Recently, I’ve judged a few contests and I’ve finaled in a few. And I have until Sunday to revise an entry any way I want before I turn it in again for the final judging.
All this leads me to think and think hard–what exactly makes a great entry?
As I ran down the list of this week’s talented Golden Heart winners, I saw some finalists who had finaled previously. What precisely do these talented folks know??? Is there an elusive secret that makes a person final again and again? If anyone knows what it is, please don’t hesitate to come forth and tell me!!! Bottle it and I’ll pay!!!
So anyway, all bitterness aside (I’m over it, I really am :), I decided to compile a list to help me revise my entry and focus on making it the best I can.
MIRANDA’S LIST: ****WHAT MAKES A CONTEST ENTRY SPARKLE****
- Vivid, larger-than-life characters. Characters with personality. Sympathetic, believable, realistic and yet…more. ***Something,*** whatever that might be (that secret spice) that pulls them out of being ho-hum ordinary. Something that makes you care immediately what happens to them when point #2 happens. So call this high concept, call it the hook, call it that extra special unique twist on the ordinary, whatever you call it, it makes you say, Oh! I want to read that! This is not a hum-drum victim, this is not a sit-back-and-watch-things-happen-to-me heroine, this is an active, goal-directed character who is going to fight back (maybe not in the right way) when things go wrong.
- Their world as they know it turns upside down. In the first chapter. And we don’t need to know every reason why, yet, either. But we care. Save the info dumps for your own notes. Take them out, all out, and leave in all the action and dialogue you can.
- An unusual, vivid setting. A place you as a reader want to visit. Even if it’s grandma’s kitchen–you want to be there. There is something new and different about it–a new world to explore. Yes, I said a new world. That’s for anybody who thinks paranormal is the only genre with world building.
- Every voice is distinct and you can actually hear each character talk in your head. An author who is able to do this has done her/his homework about their characters. They’ve given them traits that come out every time they open their mouths to speak.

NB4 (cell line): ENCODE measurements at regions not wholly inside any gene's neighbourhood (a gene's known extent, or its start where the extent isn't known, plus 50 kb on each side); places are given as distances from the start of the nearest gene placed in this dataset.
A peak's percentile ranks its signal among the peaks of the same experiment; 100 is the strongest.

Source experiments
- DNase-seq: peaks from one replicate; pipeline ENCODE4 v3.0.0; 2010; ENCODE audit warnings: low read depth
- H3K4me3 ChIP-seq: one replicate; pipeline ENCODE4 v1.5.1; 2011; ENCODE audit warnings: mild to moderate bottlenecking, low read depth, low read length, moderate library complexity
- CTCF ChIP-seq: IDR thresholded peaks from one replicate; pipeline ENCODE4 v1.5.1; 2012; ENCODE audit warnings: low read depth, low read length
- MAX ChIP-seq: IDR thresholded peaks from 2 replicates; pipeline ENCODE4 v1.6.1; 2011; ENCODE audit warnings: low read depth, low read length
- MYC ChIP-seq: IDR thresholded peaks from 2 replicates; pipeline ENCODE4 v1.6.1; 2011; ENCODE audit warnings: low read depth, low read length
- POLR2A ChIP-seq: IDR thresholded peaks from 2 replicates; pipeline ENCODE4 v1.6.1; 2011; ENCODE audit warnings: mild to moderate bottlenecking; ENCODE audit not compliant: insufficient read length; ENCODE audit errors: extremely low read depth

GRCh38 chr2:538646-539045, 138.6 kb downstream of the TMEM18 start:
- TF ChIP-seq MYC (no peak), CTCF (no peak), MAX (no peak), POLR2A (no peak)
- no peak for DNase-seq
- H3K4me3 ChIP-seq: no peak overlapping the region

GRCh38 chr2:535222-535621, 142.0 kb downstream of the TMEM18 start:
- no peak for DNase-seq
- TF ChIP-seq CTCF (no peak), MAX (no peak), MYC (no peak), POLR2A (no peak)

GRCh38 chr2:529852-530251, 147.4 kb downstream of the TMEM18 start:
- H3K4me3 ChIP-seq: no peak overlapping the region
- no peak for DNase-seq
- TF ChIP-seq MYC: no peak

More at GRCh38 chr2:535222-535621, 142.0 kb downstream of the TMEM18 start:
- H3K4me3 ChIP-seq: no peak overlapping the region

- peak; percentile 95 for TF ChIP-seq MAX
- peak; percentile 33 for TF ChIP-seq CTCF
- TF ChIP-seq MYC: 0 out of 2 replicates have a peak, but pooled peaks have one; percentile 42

- The dialogue sparkles. That doesn’t mean it has to be full of one-liners. But it’s so real you can hear it in your head.
- The author has a strong voice. I understand this when I see it but I don’t know if I have it in my own writing. Can voce be inhibited and written out of your work the more you rework things? Can it be inhibited by perfectionism, by trying to get things exactly right? If you write your first draft fast, do you get more “voice” into it? Or does this get honed in your final drafts? I can’t answer this.
- The language is colorful and surprising. I’m going to show not tell by using a few examples from Lisa Kleypas’s new release, Rainshadow Road. She is an absolute master at this.
Here she is describing a little girl:
“She weighed no more than a dandelion fluff, her small arms loosely wrapped around his
forehead.” (p. 96)
The idea of relating the weight of a dandelion fluff to a little girl is so brilliant, and the small arms
wrapped around this big man’s head–for anyone who has ever seen a little girl riding high on
someone’s shoulders, it’s just perfect.
More unexpected metaphors:
“The scene scattered like an overturned display of greeting cards.” (page 141)
“Lucy had not been able to identify the nagging feeling that had drawn her insdes as tight as
violin strings.” (page 5)
And here is a description of an inanimate object, a house: “Even in its ruined condition, the house
possessed winsome charm. Unknown stories lingered in abandoned corners and rickety
staircases. Memories had seeped into its walls.” (page 35)
Memories don’t usually seep, but in this case it is just the perfect unusual metaphor.
Good authors know how to mold language in unique ways that surprise the reader.
- Lastly, what’s not in a sparkling entry? Backstory, lots of introspection, little action, dull and commonplace characters who do dull and commonplace things. We are in the entertainment industry. I think that’s important to keep in mind as you write the story of your heart. It’s not all about you and what you feel compelled to put on the page–it’s about your audience.
Okay, I’m goin’ back to the drawing board! Wish me luck.